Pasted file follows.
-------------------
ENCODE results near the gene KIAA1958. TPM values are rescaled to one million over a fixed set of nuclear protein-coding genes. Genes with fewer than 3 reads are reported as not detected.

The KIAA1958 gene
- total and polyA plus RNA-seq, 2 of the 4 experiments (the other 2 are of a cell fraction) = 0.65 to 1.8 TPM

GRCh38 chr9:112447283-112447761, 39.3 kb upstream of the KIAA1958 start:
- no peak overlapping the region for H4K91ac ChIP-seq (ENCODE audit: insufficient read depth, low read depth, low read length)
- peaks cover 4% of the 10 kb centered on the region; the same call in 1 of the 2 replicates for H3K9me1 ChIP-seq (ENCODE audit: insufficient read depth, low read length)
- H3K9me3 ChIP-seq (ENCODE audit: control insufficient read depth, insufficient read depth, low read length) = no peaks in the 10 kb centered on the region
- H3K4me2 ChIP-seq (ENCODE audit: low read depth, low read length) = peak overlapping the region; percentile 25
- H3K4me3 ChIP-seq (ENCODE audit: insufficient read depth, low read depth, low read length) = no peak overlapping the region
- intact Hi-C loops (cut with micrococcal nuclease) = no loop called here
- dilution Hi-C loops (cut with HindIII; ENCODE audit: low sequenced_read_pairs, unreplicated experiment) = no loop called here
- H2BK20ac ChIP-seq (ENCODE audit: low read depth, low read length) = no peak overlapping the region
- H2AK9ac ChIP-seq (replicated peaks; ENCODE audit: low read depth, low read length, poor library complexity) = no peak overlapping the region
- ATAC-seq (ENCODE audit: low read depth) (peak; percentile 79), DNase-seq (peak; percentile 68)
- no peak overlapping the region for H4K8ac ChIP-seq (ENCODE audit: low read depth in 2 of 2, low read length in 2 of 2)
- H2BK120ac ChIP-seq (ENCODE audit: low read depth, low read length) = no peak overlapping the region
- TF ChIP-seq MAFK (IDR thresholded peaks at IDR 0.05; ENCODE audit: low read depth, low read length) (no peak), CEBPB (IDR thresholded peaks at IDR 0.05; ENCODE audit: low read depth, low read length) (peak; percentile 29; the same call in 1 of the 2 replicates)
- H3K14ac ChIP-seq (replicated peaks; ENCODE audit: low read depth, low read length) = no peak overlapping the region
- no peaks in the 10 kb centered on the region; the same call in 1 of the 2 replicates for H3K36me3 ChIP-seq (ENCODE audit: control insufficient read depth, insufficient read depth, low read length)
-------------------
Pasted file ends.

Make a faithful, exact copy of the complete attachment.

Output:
ENCODE results near the gene KIAA1958. TPM values are rescaled to one million over a fixed set of nuclear protein-coding genes. Genes with fewer than 3 reads are reported as not detected.

The KIAA1958 gene
- total and polyA plus RNA-seq, 2 of the 4 experiments (the other 2 are of a cell fraction) = 0.65 to 1.8 TPM

GRCh38 chr9:112447283-112447761, 39.3 kb upstream of the KIAA1958 start:
- no peak overlapping the region for H4K91ac ChIP-seq (ENCODE audit: insufficient read depth, low read depth, low read length)
- peaks cover 4% of the 10 kb centered on the region; the same call in 1 of the 2 replicates for H3K9me1 ChIP-seq (ENCODE audit: insufficient read depth, low read length)
- H3K9me3 ChIP-seq (ENCODE audit: control insufficient read depth, insufficient read depth, low read length) = no peaks in the 10 kb centered on the region
- H3K4me2 ChIP-seq (ENCODE audit: low read depth, low read length) = peak overlapping the region; percentile 25
- H3K4me3 ChIP-seq (ENCODE audit: insufficient read depth, low read depth, low read length) = no peak overlapping the region
- intact Hi-C loops (cut with micrococcal nuclease) = no loop called here
- dilution Hi-C loops (cut with HindIII; ENCODE audit: low sequenced_read_pairs, unreplicated experiment) = no loop called here
- H2BK20ac ChIP-seq (ENCODE audit: low read depth, low read length) = no peak overlapping the region
- H2AK9ac ChIP-seq (replicated peaks; ENCODE audit: low read depth, low read length, poor library complexity) = no peak overlapping the region
- ATAC-seq (ENCODE audit: low read depth) (peak; percentile 79), DNase-seq (peak; percentile 68)
- no peak overlapping the region for H4K8ac ChIP-seq (ENCODE audit: low read depth in 2 of 2, low read length in 2 of 2)
- H2BK120ac ChIP-seq (ENCODE audit: low read depth, low read length) = no peak overlapping the region
- TF ChIP-seq MAFK (IDR thresholded peaks at IDR 0.05; ENCODE audit: low read depth, low read length) (no peak), CEBPB (IDR thresholded peaks at IDR 0.05; ENCODE audit: low read depth, low read length) (peak; percentile 29; the same call in 1 of the 2 replicates)
- H3K14ac ChIP-seq (replicated peaks; ENCODE audit: low read depth, low read length) = no peak overlapping the region
- no peaks in the 10 kb centered on the region; the same call in 1 of the 2 replicates for H3K36me3 ChIP-seq (ENCODE audit: control insufficient read depth, insufficient read depth, low read length)